In recent years, fashion has taken a strong interest in the mystic. There’s no escaping the whiff of sage smoke and talk of crystals and chakras. Now, the fashion industry has turned to the nazar, or evil eye. Often seen on everyday items, it has jumped from a decorative object to fashion must-have. The evil eye amulet is most commonly in the form of a blue glass bead. It is a charm meant to ward off curses and devious glares of envy. It can be traced as far back to Ancient Greece and was later used by the Assyrians, Phoenicians, and Ottomans. It stems from the belief that you can be cursed if praised too much, becoming enveloped in the negative attention of the envious. It’s thought that the person would become so overtaken with pride that they would bring about their own destruction by way of the evil eye.
Of all the sacred and mystical objects, the evil eye has remained after thousands of years. Vogue Arabia cover star Gigi Hadid carries an evil eye charm that she’s owned since she was a girl – she picked up the talisman during a trip to Jordan for a cousin’s wedding. She considers that it connects with positive energy and serves as a reminder to let go of bad vibes. Should a person “throw shade” with the intent to bring harm or bad luck, it can safeguard its owner.
The magic of the nazar has captured the traveling eye of the fashion industry. At New York fashion week, it appeared at Anna Sui. The designer included the print along with a poetic parade of Sixties patterns. At Gucci SS18, you could spot the eye on a red grained leather tote. Featuring tears dripping from its lashes, the eye is positioned under the word “goodbye” written in graphic font. Alessandro Michele took it to a more literal form by adding a third eyeball to the models’ foreheads for the brand’s FW18 collection. The eye was also seen at Libertine, where it was covered in sequins and placed front and center on dresses and jackets. No shady glances permitted here. This spring, if you’re searching for a kaftan to fend off both rays and stares alike, look no further than Bonita Ka an at Sauce, which offers gigantic, glitzy evil eyes against white and black billowing cloth.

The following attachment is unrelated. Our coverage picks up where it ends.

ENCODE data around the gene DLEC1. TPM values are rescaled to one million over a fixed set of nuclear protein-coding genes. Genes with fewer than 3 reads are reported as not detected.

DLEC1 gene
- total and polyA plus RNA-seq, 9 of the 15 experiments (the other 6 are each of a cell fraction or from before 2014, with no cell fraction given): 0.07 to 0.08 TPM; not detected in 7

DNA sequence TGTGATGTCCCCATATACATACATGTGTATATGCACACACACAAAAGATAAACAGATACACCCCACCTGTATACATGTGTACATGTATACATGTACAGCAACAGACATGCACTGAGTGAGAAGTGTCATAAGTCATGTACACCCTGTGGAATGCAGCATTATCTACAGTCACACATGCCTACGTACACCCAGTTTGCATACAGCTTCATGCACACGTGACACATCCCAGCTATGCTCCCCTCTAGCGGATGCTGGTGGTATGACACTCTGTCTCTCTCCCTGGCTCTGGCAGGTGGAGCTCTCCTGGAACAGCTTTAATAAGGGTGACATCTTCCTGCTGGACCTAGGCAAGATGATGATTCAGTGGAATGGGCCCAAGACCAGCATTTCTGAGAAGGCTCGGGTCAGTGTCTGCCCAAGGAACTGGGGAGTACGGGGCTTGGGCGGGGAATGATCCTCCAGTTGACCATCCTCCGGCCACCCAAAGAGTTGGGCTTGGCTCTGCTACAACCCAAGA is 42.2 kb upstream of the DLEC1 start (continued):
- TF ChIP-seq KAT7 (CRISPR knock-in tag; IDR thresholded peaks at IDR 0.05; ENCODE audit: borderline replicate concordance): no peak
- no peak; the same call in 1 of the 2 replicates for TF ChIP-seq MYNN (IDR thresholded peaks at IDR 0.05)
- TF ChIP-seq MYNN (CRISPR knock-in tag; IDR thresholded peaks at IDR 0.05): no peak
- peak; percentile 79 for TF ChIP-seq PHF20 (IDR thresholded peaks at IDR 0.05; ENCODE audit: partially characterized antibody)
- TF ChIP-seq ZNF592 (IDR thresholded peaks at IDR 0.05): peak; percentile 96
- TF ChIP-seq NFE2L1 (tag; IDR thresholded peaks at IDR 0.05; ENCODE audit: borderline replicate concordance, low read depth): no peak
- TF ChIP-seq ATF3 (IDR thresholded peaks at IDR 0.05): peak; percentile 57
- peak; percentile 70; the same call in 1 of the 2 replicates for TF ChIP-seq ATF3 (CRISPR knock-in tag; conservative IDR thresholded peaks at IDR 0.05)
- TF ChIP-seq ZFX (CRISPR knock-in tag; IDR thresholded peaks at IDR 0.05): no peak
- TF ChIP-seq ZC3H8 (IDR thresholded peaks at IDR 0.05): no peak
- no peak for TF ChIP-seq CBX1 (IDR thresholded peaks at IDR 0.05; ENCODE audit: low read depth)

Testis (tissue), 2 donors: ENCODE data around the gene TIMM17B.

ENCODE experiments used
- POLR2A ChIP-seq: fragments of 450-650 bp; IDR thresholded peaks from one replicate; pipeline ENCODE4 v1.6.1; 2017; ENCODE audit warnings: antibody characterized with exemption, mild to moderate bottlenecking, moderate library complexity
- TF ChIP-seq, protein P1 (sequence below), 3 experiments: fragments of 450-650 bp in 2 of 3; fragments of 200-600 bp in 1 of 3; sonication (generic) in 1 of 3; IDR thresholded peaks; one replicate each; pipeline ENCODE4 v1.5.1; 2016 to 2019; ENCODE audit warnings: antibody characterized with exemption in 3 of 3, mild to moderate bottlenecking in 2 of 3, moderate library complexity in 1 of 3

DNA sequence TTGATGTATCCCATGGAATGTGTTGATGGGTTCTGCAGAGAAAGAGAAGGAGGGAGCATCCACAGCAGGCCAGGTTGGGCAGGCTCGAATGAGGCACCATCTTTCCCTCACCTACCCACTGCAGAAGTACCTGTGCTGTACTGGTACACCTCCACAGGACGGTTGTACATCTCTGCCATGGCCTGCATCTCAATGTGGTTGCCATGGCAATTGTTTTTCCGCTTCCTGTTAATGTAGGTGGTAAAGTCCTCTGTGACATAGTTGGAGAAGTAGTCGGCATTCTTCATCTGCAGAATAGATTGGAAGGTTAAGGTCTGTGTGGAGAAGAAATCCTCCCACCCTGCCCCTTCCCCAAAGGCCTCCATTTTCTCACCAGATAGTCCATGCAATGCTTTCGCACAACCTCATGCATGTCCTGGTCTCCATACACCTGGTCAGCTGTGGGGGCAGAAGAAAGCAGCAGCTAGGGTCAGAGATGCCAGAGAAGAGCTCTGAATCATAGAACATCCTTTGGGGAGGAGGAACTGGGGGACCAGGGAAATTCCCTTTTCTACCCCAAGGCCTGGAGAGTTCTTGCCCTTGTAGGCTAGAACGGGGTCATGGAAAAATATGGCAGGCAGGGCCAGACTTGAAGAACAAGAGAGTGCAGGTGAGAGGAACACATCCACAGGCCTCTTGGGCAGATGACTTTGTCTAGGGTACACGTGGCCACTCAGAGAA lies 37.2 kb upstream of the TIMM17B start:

There is also a return to jewelry that not only provides some sparkle, but also a kind of “magical” protection. If you’re looking for ancient imagery with a little more bling, Sue Gragg Precious Jewels offers a diamond-studded ring with an eye that can be painted to match your own. Bil Arabi’s evil eyes are dusted with diamond lashes, enamel liner, and calligraphy. Few do the eye more justice right now than Lito Fine Jewelry. Lito Karakostanoglou’s bold enamel eyes go beyond jewelry via its recent collection with l’Objet. When asked if she considers her lineup of eyes to provide the same type of protective qualities of ancient amulets, the designer says, “We call the eye collection Tu es partout. It is to remind us that ‘our eye’ is always with us, guarding us in every moment. It also serves to remind us that we should be present at all times in our life. Every time one of our pieces breaks, we consider it a good thing. It means that all the bad energy went to the eye and not to the person.”
With this reemergence of the evil eye’s popularity, it appears as though this symbol will live on for another thousand years. As for its place in fashion, Karakostanoglou shrugs, “We all want to feel protected and safe. What better than to feel protected and elegant at the same time?”
Originally printed in the May 2018 issue of Vogue Arabia.